If you’ve worked on the sell-side for more than 10 minutes, you’ve definitely had a client that doesn’t seem to have ever used Excel before or one who doesn’t understand why you haven’t done analysis on every single employee at each and every one of the target company’s vendors. Sure, this job can be as much customer service as it is big business, but that doesn’t mean hearing “what the client wants the clients gets” for the 15th time this week isn’t legit triggering. 

But no matter how wild client needs are, no matter how outlandish the customer requests, you’re a pro — and at the end of the day, real pros know how to deal. 


Cut Through the Fluff

So you open your VDR (let’s hope it’s Caplinked) to a hundred notifications like, “which of these files are new?,” “what’s BRK-B trading at today?” and other stuff that could be answered in two seconds of having eyes or using Google. And herein lies a critical sell-side skill: cutting through fluffy requests to prioritize crucial client needs.    

Oftentimes, it’s as straightforward as driving the conversation back to those critical tasks, illustrating to the client that this is where your time needs to be spent — and once you’ve driven them there, those important tasks are often where they really want to be, too. Remind yourself that “have to” is a strong phrase; you do not have to address every asinine customer request that comes your way, and over time, you can deprioritize clients that routinely make unreasonable requests. 


Always Set Boundaries 

Until you get to that point, though, boundaries are going to keep you sane. Very much related to cutting through the fluff, setting boundaries from the jump is often the one thing that keeps you from being permanently chained to your inbox. Just a few ways to prevent that include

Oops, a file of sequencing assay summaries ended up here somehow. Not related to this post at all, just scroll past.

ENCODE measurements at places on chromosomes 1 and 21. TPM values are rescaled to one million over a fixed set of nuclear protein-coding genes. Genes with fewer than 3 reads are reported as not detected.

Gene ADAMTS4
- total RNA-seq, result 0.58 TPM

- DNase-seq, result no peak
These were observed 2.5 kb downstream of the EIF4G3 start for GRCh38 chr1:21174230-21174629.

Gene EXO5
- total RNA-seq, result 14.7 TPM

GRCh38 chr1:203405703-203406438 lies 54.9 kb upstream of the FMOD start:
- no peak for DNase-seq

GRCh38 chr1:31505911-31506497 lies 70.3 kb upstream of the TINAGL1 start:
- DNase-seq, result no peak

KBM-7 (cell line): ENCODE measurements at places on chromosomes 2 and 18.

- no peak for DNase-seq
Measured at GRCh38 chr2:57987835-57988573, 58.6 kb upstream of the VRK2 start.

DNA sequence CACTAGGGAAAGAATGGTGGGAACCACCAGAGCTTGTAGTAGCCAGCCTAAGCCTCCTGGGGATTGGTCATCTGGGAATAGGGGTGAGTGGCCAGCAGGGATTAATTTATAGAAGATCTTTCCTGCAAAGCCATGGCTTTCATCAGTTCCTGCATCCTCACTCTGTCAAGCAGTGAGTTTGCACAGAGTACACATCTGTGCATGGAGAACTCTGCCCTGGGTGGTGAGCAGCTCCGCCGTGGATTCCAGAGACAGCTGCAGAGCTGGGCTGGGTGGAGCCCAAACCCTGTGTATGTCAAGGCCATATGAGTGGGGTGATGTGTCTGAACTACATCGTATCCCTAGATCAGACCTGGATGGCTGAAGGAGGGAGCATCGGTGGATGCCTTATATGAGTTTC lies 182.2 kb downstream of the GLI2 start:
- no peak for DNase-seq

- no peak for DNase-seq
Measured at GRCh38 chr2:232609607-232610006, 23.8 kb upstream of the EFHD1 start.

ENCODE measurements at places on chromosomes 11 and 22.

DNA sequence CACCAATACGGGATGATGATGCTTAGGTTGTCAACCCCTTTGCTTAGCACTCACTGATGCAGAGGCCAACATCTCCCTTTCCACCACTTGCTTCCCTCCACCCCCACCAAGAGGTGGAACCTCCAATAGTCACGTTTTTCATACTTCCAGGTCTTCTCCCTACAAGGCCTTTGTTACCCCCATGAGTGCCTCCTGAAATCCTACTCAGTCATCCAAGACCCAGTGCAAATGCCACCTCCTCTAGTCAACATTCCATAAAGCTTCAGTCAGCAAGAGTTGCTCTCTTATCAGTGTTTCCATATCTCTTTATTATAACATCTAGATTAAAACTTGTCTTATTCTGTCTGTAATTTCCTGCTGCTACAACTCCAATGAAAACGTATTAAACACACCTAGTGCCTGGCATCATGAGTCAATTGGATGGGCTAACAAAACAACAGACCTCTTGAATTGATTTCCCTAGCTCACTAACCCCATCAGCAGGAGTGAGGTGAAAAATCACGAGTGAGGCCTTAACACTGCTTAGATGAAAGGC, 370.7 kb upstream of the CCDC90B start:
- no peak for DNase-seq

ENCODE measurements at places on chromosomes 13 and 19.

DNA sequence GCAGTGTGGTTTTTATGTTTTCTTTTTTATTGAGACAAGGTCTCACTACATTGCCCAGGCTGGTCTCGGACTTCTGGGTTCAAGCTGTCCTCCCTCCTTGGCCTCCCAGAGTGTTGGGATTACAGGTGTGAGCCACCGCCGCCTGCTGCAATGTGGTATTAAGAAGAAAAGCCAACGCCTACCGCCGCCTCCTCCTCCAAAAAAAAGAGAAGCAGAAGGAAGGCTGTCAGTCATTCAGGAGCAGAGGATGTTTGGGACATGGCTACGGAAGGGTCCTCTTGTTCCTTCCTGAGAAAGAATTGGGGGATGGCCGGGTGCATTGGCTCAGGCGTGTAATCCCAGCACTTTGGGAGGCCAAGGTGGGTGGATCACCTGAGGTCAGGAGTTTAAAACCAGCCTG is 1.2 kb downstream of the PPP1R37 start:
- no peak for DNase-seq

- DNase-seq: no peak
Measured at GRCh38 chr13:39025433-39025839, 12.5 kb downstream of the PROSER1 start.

• Culling your personal impulse to do more favors for clients (we’re looking at you, hardos).
  • Clearly expressing days or times of day when you’re not available to work.
  • Setting an away message for when you’re doing personal work.
  • Getting comfortable with saying “no.”

Expect pushback when you set boundaries, but more than that, recognize how important they are for protecting the mental health and the efficiency of your team, as well as the ultimate profitability of your deal (you can use that last part to sell your boundaries to nagging client-siders, too). 


Just Pause

When you get that “Where are we on this?” email from the client-side guy who clearly just feels like if he’s not talking, he’s not productive, it’s tempting to fire off a response immediately. But you know that’s only going to come from a place of frustration.

Whether it’s this or any other flavor of maddening customer request, just pause instead. Take a moment to realign. Write the email, then come back to it later if you have to. We do our best work when we take it slow.    


Make It a Collab 

Like Ellevest magazine says, “You do nobody — not your boss, not your team — any favors by trying silently to juggle too many balls…and then dropping something important.”